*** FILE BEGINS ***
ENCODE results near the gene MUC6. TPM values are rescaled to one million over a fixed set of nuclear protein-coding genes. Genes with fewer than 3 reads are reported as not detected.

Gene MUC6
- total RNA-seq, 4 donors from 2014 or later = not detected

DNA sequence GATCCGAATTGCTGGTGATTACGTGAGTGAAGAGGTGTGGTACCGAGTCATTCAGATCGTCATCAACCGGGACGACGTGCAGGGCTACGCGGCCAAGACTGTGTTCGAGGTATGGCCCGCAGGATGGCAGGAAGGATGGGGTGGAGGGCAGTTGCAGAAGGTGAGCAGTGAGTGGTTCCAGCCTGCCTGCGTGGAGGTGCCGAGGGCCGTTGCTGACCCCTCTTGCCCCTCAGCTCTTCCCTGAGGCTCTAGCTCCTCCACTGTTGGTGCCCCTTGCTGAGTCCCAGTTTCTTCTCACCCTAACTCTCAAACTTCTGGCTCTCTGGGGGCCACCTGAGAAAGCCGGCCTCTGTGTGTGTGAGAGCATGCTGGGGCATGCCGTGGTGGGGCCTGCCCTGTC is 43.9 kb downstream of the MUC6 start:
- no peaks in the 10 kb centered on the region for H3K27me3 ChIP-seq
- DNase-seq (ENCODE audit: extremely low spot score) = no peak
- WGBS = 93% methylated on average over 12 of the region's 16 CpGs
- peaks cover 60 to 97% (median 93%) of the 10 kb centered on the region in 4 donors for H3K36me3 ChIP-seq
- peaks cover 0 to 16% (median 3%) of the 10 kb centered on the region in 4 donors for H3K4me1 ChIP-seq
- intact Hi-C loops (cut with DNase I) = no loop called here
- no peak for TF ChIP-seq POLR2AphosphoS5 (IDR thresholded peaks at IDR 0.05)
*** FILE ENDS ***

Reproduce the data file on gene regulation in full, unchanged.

ENCODE results near the gene MUC6. TPM values are rescaled to one million over a fixed set of nuclear protein-coding genes. Genes with fewer than 3 reads are reported as not detected.

Gene MUC6
- total RNA-seq, 4 donors from 2014 or later = not detected

DNA sequence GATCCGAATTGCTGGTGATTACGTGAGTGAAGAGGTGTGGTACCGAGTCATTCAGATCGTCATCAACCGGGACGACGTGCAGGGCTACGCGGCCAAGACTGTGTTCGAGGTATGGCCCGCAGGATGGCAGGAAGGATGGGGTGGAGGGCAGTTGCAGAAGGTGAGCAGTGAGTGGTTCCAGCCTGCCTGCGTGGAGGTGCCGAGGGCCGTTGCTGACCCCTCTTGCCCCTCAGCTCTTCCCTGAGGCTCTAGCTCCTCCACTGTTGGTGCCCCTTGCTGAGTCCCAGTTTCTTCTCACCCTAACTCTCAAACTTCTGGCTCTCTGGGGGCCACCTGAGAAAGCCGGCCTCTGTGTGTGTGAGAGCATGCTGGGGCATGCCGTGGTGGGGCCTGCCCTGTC is 43.9 kb downstream of the MUC6 start:
- no peaks in the 10 kb centered on the region for H3K27me3 ChIP-seq
- DNase-seq (ENCODE audit: extremely low spot score) = no peak
- WGBS = 93% methylated on average over 12 of the region's 16 CpGs
- peaks cover 60 to 97% (median 93%) of the 10 kb centered on the region in 4 donors for H3K36me3 ChIP-seq
- peaks cover 0 to 16% (median 3%) of the 10 kb centered on the region in 4 donors for H3K4me1 ChIP-seq
- intact Hi-C loops (cut with DNase I) = no loop called here
- no peak for TF ChIP-seq POLR2AphosphoS5 (IDR thresholded peaks at IDR 0.05)